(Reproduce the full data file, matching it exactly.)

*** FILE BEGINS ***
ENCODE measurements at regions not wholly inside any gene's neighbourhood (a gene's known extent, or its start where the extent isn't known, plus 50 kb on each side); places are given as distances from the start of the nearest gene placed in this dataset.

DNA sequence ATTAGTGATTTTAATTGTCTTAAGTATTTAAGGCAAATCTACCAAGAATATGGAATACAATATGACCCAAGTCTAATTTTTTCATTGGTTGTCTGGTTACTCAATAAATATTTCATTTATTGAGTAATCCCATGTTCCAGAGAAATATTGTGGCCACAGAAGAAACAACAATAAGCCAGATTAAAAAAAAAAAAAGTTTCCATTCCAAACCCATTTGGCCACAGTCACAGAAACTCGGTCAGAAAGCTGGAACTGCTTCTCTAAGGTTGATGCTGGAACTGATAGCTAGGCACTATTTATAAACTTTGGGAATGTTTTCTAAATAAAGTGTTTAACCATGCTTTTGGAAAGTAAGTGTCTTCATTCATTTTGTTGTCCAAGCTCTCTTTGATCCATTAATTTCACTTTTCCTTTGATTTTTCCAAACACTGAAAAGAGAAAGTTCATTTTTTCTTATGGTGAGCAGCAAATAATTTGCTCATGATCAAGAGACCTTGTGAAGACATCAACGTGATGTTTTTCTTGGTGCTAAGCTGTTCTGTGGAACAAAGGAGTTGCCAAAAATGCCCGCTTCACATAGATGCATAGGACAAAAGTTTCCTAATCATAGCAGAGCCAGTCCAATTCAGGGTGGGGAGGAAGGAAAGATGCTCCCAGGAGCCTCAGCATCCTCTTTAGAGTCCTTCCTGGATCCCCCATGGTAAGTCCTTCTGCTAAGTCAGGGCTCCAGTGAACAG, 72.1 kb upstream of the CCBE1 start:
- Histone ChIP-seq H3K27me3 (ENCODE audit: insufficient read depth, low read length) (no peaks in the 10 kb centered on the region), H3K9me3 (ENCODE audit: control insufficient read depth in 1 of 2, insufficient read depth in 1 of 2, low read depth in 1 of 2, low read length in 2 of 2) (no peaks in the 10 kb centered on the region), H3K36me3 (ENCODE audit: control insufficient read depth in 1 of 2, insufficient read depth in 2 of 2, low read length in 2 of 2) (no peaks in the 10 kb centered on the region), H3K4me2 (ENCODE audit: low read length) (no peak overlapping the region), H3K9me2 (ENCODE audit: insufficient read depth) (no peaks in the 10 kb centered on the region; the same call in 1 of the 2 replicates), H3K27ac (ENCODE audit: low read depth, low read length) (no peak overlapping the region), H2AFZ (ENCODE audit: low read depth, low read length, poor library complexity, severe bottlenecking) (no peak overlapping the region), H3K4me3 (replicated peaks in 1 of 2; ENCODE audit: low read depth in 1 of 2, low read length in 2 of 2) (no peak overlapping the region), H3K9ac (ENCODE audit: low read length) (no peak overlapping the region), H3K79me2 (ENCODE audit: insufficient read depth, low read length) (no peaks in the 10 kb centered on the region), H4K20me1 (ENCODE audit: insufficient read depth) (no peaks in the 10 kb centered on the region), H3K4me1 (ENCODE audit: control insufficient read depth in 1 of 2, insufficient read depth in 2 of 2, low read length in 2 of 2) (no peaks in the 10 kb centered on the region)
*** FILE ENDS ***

ENCODE measurements at regions not wholly inside any gene's neighbourhood (a gene's known extent, or its start where the extent isn't known, plus 50 kb on each side); places are given as distances from the start of the nearest gene placed in this dataset.

DNA sequence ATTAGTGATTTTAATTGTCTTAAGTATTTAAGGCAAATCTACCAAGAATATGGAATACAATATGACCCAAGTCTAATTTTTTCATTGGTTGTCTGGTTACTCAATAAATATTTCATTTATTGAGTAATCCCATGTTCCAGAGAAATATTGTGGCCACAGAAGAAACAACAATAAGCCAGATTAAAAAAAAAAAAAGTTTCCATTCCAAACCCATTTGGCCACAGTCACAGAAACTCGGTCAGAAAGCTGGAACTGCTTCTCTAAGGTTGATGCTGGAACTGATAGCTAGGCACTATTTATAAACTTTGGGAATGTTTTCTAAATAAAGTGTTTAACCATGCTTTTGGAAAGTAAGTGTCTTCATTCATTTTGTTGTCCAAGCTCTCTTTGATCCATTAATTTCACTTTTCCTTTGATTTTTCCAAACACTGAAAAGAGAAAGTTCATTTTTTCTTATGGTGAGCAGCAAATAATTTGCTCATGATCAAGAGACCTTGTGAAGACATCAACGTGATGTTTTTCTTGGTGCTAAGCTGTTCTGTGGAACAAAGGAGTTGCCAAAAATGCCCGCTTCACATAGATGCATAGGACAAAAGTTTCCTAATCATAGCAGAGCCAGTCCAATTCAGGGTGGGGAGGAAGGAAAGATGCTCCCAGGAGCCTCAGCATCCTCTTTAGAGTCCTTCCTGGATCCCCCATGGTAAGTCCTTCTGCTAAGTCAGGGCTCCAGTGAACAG, 72.1 kb upstream of the CCBE1 start:
- Histone ChIP-seq H3K27me3 (ENCODE audit: insufficient read depth, low read length) (no peaks in the 10 kb centered on the region), H3K9me3 (ENCODE audit: control insufficient read depth in 1 of 2, insufficient read depth in 1 of 2, low read depth in 1 of 2, low read length in 2 of 2) (no peaks in the 10 kb centered on the region), H3K36me3 (ENCODE audit: control insufficient read depth in 1 of 2, insufficient read depth in 2 of 2, low read length in 2 of 2) (no peaks in the 10 kb centered on the region), H3K4me2 (ENCODE audit: low read length) (no peak overlapping the region), H3K9me2 (ENCODE audit: insufficient read depth) (no peaks in the 10 kb centered on the region; the same call in 1 of the 2 replicates), H3K27ac (ENCODE audit: low read depth, low read length) (no peak overlapping the region), H2AFZ (ENCODE audit: low read depth, low read length, poor library complexity, severe bottlenecking) (no peak overlapping the region), H3K4me3 (replicated peaks in 1 of 2; ENCODE audit: low read depth in 1 of 2, low read length in 2 of 2) (no peak overlapping the region), H3K9ac (ENCODE audit: low read length) (no peak overlapping the region), H3K79me2 (ENCODE audit: insufficient read depth, low read length) (no peaks in the 10 kb centered on the region), H4K20me1 (ENCODE audit: insufficient read depth) (no peaks in the 10 kb centered on the region), H3K4me1 (ENCODE audit: control insufficient read depth in 1 of 2, insufficient read depth in 2 of 2, low read length in 2 of 2) (no peaks in the 10 kb centered on the region)